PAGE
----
Rethinking investment in urban resilience

By Corinne Trommsdorff, Lisa Andrews, Aparna Sridhar*

Cities today face many competing demands. They must ensure enough food and water to sustain growing populations, plan to adapt and mitigate impacts of climate change, and build attractive urban centres. Financing projects in cities to develop their resilience is no easy task. Many banks, financiers and private companies have trouble investing in supportive measures due to the lack of information and potential associated risks. Now, more than ever, we need to rethink the way we invest in urban resilience.

Innovative financing models, like those outlined in IWA’s Principles for Water-Wise Cities, allow cities to remain flexible when changes or disasters occur–fostering more efficient solutions with smaller and more frequent investments. Cities need to consider the importance of integrated services that meet multiple demands with targeted investments in order toprovide options that overcome their lack of financial capacity and bring about new funding opportunities.

Pathways to investing in water quality

Many cities are implementing innovative financing mechanisms. Examples include Philadelphia’s stormwater billing, DC Water and the nation’s first Environmental Impact Bond (EIB), and other cities who have implemented The Nature Conservancy’s water funds.

Water funds are unique in that they enable cities and investors to move away from traditional funding and consider the co-benefits of looking at a wider scale: the basin. We all know water for our cities is supplied from sources further away, and it is critical that we bridge the gaps between upstream and downstream users to create funding mechanisms that consider the quality of the water supply at its source.

Water funds work as an institutional platform developed by cities and conservation practitioners that can bridge governance issues as well as science, jurisdictional, financial and implementation gaps. Resources, both funding and capacity, are then dedicated to taking action towards a common goal to improve water quality.

Realising basin-scale outcomes

Cities depend upon their basin, which supplies them with water, food and energy. The Nature Conservancy (TNC) has found that four out of five cities can reduce sediment and nutrient pollution by a meaningful amount through investing in and implementing forest protection, pastureland reforestation and improved agricultural practices in the basin.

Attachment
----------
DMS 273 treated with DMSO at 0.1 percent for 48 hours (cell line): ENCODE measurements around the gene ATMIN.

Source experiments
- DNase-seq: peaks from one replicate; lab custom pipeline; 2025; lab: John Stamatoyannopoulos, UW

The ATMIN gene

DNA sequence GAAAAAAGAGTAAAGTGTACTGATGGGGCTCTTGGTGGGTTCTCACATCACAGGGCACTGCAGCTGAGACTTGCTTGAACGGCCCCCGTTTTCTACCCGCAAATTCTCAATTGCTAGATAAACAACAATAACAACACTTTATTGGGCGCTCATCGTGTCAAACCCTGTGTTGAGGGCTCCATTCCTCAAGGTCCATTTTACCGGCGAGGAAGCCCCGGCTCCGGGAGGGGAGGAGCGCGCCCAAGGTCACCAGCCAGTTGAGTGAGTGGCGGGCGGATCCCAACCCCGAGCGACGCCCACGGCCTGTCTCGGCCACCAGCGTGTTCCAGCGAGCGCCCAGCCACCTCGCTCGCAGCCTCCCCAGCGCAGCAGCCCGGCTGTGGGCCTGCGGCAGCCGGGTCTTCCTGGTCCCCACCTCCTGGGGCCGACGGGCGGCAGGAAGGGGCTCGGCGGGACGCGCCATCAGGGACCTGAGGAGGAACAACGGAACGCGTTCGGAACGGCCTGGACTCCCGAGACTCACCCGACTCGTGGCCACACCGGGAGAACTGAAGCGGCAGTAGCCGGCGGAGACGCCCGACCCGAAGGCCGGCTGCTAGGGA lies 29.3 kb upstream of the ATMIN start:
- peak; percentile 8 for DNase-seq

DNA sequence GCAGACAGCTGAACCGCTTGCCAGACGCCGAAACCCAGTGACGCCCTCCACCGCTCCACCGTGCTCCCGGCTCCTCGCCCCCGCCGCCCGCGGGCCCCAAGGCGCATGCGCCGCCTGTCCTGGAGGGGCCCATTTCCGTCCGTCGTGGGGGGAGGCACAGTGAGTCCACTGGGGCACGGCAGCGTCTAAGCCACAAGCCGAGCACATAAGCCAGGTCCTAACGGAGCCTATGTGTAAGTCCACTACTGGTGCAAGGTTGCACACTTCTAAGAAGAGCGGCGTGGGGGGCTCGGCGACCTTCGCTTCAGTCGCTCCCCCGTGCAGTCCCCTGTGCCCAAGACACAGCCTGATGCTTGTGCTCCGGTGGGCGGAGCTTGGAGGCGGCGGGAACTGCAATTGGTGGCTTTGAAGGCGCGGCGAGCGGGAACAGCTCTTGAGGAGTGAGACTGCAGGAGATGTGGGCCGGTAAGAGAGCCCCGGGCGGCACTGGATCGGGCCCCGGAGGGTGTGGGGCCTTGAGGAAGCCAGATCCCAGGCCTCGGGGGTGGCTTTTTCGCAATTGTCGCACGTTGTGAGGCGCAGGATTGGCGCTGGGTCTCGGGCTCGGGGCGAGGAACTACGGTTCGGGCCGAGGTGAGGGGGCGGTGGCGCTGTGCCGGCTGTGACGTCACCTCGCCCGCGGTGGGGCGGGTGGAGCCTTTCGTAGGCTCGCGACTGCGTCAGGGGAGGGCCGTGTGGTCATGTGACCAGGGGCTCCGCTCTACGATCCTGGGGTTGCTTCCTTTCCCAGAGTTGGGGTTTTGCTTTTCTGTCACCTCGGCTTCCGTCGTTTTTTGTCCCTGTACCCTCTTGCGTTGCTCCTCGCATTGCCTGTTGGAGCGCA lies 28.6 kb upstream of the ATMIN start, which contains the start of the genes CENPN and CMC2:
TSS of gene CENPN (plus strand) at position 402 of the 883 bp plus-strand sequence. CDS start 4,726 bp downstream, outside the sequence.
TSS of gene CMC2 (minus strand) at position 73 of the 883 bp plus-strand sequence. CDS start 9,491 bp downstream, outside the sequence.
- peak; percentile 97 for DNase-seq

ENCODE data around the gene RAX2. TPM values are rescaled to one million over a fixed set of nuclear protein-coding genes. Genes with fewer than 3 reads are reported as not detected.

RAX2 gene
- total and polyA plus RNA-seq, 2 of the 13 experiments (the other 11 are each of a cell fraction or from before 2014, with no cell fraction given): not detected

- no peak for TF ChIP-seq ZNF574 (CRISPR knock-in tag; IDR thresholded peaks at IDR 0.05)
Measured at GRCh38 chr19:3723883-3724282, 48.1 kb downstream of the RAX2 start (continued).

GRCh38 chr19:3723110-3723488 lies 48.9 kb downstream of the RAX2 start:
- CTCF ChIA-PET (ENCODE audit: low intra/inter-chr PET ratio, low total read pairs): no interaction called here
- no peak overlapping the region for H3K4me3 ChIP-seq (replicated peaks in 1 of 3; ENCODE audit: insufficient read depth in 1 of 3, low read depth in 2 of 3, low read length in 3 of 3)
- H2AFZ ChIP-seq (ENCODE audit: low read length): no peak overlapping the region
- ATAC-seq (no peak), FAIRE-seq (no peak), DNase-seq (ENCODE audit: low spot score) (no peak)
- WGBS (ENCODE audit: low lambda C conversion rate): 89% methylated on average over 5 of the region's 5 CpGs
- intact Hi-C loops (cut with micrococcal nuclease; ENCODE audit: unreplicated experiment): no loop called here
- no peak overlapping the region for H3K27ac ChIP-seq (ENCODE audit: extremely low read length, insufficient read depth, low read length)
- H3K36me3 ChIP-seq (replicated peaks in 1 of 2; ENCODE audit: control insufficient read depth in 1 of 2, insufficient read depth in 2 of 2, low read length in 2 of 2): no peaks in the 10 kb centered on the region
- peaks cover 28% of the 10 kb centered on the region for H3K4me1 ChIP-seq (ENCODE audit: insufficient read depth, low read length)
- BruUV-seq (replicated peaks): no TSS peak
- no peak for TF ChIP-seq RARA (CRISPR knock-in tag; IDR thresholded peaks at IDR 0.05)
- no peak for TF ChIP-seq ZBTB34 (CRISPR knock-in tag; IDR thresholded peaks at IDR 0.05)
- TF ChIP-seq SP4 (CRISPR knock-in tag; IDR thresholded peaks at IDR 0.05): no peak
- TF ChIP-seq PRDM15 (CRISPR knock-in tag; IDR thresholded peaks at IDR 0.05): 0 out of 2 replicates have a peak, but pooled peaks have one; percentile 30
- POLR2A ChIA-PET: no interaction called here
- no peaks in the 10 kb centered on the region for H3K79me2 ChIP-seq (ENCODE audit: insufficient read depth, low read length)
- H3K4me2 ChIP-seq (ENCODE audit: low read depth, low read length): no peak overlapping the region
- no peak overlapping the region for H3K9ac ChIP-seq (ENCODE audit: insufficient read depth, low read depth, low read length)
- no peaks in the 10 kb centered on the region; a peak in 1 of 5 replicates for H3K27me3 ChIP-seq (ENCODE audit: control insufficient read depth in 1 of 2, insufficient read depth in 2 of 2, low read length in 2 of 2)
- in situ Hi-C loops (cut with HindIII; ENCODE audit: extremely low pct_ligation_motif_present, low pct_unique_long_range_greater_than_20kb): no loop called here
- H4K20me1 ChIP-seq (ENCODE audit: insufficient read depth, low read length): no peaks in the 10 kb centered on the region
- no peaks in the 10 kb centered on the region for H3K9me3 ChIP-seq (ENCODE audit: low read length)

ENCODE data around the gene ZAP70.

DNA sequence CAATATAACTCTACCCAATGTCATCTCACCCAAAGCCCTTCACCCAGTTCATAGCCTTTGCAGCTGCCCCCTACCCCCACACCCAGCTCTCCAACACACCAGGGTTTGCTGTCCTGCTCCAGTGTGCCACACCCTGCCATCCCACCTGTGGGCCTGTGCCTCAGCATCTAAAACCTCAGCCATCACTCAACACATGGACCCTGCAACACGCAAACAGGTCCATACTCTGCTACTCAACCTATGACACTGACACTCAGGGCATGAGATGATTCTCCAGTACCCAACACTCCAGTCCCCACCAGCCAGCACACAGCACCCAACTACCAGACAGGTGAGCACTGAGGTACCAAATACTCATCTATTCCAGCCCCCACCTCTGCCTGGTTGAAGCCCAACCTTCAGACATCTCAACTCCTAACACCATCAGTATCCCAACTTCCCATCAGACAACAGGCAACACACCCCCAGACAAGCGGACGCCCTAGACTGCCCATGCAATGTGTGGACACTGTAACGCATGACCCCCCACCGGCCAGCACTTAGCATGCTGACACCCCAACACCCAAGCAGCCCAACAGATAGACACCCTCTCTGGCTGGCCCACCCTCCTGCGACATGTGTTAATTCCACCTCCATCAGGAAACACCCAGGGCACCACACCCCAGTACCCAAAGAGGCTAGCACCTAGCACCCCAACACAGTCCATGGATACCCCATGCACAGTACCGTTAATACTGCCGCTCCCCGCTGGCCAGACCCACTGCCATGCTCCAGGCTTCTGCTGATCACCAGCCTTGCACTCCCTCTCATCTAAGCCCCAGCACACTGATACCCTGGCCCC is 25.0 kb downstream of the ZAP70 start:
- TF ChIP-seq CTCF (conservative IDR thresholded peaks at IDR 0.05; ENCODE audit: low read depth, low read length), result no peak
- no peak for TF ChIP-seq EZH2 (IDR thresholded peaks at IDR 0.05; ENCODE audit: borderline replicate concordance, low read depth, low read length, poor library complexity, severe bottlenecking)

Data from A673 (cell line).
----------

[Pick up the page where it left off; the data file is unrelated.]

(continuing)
By taking part in basin management through water funds, cities can simultaneously secure resources; reduce flood risks; and enhance economic health. Water-wise communities also enable the implementation of resilience frameworks by connecting people to integrated solutions, highlighting the value of co-benefits, and unlocking flexible and fit-for-purpose investments. Likewise, through water-wise communities we can bring people together from across the basin to realise the role they can play in managing water supply across scales.

Implementing city resilience frameworks will help break down the initial barriers to water funds, which include a lack of common objectives, lack of data and information to support science-based decision-making, and lack of a credible track record to support public and private investments. Urban and basin stakeholders need to identify common objectives for a shared vision, and align water-wise communities for sound decision-making.

Sharing the value of healthy watersheds

TNC has already helped implement 29 successful water funds across the globe, and have witnessed the benefits to local communities and urban areas in sharing the value of healthy watersheds as a result. In Hangzhou, China, the Longwu Water Fund is working with local farmers to identify and apply best management practices in the catchment area that supports a thriving agriculture community in the Zheijang province.

While, in Brazil, the Brazilian National Water Agency and the Guandu Watershed Committee were supported to create a water fund to compensate local landowners for conserving and restoring forests in the headwater catchment of the Guandu River–an important source of water for Rio de Janeiro’s nearly 10 million urban residents.

In Kenya, the Upper Tana-Nairobi Water Fund–the first water fund in Africa–provides Nairobi water users with the opportunity to mitigate water threats. Investing in upstream watershed conservation efforts benefits farmers, businesses and millions of Kenyans who depend on the Tana River for their fresh water.

These examples highlight how critical it is to work across scales and sectors to implement innovative financing mechanisms to improve water quality for all. The work TNC does with partners around the world, and tools such as the IWA Principles for Water-Wise Cities, provide a means to do this.

*Corinne Trommsdorff is Programme Manager, Cities of the Future. Lisa Andrews, is Programme Officer for Cities of the Future. Aparna Sridhar is from The Nature Conservancy